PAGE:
"It's just going to bleed NFL," Miles said. "There will be a lot of people who won't be able to go to the game, so we want this to be a place that Hoosiers can get into the ambiance of the of game, and for our guests, we want to give them something to answer the question: Why play in a cold-weather city?"

The hope is that Georgia Street will become a meeting place for city residents before and after the game. But will the game go on as planned?

"We're taking our lead from the NFL," Melangton said. "Our direction from them is they're planning to have the game, and we're planning to be ready to put it on."

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  1. So much for Eric Holder's conversation about race. If white people have got something to say, they get sued over it. Bottom line: white people have un-freer speech than others as a consequence of the misnamed "Civil rights laws."

  2. I agree, having seen three shows, that I was less than wowed. Disappointing!!

  3. Start drilling, start fracking, and start using our own energy. Other states have enriched their citizens and nearly elminated unemployment by using these resources that are on private land. If you are against the 'low prices' of discount stores, the best way to allow shoppers more choice is to empower them with better earnings. NOT through manipulated gov mandated min wage hikes, but better jobs and higher competitive pay. This would be direct result of using our own energy resources, yet Obama knows that Americans who arent dependent of gov welfare are much less likely to vote Dem, so he looks for ways to ensure America's decline and keep its citizens dependent of gov.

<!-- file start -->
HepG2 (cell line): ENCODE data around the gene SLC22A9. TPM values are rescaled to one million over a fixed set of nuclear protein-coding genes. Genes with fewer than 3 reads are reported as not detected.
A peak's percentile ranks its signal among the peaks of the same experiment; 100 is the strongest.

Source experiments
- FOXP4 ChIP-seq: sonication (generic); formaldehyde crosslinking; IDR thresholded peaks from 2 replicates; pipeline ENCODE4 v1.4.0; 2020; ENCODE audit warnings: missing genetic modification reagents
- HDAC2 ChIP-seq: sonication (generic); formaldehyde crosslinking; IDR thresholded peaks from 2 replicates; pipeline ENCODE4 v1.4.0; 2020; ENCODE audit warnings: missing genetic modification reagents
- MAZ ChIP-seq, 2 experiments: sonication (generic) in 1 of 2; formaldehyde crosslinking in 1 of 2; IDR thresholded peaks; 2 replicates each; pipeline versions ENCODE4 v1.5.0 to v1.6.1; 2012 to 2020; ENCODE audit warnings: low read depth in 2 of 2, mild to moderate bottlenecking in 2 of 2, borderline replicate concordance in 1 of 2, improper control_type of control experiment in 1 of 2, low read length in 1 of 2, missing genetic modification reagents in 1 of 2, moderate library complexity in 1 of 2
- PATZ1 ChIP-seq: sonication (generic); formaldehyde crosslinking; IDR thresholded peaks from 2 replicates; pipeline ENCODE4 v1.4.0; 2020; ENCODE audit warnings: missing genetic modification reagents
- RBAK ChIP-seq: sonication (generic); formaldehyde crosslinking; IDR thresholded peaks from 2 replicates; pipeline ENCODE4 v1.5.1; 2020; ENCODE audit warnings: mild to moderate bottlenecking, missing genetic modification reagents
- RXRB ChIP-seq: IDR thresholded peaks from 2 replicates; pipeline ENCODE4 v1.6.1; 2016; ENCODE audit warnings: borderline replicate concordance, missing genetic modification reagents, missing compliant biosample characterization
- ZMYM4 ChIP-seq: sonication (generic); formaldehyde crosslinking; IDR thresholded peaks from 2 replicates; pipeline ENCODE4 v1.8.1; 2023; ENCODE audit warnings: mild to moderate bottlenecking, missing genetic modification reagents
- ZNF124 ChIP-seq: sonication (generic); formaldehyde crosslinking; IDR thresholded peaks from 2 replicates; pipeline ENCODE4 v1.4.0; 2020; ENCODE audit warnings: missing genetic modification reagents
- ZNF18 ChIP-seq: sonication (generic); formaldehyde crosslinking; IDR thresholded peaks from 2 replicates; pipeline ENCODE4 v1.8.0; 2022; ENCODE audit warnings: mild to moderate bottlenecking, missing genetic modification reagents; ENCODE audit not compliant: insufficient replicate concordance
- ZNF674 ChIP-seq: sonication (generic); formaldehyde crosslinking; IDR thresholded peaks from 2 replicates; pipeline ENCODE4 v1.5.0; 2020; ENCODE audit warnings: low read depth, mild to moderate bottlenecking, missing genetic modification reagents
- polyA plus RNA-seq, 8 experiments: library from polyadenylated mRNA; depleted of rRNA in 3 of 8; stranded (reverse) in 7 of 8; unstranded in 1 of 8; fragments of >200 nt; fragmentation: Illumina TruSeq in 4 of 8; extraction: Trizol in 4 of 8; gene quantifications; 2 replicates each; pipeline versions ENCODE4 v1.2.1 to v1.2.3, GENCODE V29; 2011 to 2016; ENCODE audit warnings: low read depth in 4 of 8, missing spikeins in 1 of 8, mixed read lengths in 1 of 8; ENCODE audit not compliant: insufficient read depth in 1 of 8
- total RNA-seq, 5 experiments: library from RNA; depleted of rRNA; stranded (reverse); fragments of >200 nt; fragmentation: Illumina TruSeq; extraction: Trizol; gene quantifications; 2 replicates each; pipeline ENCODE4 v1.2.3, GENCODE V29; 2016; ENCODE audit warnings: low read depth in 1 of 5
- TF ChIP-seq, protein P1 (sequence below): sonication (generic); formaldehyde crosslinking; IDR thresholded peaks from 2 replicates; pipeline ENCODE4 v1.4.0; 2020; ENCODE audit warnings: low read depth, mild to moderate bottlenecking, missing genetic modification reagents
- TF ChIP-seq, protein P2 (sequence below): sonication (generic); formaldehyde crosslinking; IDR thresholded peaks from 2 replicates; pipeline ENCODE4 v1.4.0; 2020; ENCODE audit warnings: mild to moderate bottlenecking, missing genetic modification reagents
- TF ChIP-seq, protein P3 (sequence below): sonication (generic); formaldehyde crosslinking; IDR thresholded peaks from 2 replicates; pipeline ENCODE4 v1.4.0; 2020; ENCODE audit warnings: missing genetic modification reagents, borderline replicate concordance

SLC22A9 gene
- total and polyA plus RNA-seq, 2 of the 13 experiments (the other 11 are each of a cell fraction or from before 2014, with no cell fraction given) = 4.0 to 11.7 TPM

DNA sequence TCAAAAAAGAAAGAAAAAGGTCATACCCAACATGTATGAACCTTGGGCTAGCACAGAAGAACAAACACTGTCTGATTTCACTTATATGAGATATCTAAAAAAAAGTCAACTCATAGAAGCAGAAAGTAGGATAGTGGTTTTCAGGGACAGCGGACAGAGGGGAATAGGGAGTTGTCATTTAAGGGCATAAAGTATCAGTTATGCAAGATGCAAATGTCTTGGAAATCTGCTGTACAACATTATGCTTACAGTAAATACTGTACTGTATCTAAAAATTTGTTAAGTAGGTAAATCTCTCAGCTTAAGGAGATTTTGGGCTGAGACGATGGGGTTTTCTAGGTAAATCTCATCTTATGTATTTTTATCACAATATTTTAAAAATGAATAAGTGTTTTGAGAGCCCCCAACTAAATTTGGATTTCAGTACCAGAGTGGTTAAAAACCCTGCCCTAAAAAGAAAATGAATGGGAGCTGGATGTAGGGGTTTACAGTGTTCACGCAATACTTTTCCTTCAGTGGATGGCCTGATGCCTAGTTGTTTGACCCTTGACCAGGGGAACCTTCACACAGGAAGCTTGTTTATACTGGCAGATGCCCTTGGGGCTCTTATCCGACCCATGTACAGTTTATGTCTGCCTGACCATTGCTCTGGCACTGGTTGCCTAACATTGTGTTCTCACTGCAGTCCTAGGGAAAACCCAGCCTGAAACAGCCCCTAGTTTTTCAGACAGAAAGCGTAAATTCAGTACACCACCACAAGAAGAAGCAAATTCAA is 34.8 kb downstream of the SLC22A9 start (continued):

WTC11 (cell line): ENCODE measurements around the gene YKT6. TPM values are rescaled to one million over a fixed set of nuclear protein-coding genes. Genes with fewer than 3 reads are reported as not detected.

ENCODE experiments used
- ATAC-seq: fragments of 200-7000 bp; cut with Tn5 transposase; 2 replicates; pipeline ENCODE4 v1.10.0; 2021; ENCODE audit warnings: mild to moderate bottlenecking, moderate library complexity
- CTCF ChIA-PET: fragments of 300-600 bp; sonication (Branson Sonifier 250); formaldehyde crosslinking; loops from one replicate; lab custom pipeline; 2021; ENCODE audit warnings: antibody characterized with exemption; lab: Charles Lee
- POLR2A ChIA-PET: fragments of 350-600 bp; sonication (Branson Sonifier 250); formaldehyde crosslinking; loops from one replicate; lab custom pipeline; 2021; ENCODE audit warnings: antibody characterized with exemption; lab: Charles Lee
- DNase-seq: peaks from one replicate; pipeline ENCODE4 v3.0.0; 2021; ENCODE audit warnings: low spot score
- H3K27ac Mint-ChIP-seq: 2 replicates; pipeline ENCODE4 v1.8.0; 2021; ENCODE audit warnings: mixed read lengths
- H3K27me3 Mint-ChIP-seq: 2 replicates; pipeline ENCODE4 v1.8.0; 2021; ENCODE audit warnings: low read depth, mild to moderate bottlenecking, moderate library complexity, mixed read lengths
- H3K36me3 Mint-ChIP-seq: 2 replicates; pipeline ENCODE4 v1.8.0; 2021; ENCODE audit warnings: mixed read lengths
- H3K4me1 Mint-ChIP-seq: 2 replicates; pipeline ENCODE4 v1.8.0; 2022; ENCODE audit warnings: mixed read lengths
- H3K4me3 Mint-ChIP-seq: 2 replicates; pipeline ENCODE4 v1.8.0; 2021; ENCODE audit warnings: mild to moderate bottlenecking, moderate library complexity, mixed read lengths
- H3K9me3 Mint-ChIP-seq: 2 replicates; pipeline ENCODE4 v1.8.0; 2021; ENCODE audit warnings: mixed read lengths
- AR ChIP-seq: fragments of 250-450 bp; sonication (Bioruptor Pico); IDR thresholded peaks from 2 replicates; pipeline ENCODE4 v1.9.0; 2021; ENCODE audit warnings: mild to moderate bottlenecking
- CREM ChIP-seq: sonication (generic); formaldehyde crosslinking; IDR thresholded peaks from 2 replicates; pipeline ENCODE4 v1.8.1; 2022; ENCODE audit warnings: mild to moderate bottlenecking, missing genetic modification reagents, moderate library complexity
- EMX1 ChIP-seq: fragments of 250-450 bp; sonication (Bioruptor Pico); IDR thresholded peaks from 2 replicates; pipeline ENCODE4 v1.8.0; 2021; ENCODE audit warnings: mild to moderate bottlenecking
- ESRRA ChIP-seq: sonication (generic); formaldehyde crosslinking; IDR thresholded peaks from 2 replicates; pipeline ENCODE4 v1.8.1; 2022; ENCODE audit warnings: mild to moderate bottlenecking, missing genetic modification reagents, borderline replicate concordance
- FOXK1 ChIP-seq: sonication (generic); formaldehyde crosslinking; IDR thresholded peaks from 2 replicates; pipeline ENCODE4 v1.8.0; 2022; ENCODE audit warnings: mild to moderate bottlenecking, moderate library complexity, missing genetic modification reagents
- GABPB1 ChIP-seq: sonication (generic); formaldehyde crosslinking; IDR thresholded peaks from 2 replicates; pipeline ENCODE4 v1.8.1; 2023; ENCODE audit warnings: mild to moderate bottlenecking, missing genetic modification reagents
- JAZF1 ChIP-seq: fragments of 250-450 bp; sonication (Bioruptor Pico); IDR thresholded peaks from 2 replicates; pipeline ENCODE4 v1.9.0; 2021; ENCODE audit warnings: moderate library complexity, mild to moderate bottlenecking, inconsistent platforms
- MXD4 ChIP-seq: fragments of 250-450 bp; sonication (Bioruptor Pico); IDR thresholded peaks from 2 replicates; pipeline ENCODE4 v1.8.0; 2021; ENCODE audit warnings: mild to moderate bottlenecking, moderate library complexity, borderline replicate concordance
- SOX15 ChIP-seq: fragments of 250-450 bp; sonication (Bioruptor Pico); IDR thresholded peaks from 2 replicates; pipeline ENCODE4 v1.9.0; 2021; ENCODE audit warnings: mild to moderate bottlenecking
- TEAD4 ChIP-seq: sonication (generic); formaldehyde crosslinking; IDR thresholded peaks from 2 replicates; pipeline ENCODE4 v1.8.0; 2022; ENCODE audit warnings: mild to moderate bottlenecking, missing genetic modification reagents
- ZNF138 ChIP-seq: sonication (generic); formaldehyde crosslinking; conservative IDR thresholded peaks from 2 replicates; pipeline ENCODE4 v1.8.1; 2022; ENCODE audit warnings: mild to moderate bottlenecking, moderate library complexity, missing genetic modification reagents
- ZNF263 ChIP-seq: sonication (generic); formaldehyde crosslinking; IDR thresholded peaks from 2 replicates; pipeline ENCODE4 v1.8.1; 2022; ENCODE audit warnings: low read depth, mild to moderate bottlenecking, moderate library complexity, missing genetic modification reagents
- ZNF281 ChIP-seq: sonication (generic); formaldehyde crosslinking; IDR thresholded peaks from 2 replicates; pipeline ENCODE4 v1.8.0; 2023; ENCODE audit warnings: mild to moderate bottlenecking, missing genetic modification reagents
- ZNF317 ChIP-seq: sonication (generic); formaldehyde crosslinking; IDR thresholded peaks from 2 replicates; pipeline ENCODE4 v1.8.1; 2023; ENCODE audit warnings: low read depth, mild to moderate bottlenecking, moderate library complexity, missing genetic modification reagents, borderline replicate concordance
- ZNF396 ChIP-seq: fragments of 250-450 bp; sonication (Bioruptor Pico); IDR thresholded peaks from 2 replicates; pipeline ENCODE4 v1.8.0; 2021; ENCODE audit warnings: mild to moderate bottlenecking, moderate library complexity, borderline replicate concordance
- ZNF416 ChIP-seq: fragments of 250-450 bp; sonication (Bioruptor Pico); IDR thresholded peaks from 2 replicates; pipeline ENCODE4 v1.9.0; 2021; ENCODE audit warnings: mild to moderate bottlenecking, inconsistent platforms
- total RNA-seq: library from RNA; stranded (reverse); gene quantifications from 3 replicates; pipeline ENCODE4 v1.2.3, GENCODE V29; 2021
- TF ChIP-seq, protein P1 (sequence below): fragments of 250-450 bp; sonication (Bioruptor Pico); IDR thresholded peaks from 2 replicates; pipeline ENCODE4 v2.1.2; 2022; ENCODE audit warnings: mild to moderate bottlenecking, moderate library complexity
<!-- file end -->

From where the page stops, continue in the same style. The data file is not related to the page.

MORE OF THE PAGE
4. Say It Loud, I'm Black and Ashamed: It's too bad that with certain "black" entertainment events, it seems violence and thuggery follows and the collateral damage that it leaves behinds continues to be a strain on the city in terms of people getting hurt, killed or becoming victims of crimes and/or stretching city resources. I remember shopping in the Meadows area years ago until violence and crime ended make most of the business pack you and leave as did with Lafayette Square and Washington Square. Over the past 10 to 12 years, I remember going to the Indiana Black Expo Soul Picnic in Washington Park. Violence, gang fights and homicides ended that. My great grandmother still bears the scares on her leg from when she was trampled by a group of thugs running from gun fire from a rival gang. With hundreds of police offices downtown still multiple shootings, people getting shot downtown during Black Expo. A number of people getting shots or murdered at black clubs around the city like Club Six on the west side, The Industry downtown, Jamal Tinsley's shot out in front of the Conrad, multiple fights and shootings at the skating rinks, shootings at Circle Center Mall and shooting and robberies and car jackings at Lafayette Mall. Shootings and gang violence and the State Fair. I can go on and on and on. Now Broad Ripple. (Shaking head side to side) Say It Loud, I'm Black and I'm Ashamed.

  5. Ballard Administration. Too funny. This is the least fiscally responsive administration I have ever seen. One thing this article failed to mention, is that the Hoosier State line delivers rail cars to the Amtrak Beech Grove maintenance facility for refurbishment. That's an economic development issue. And the jobs there are high-paying. That alone is worth the City's investment.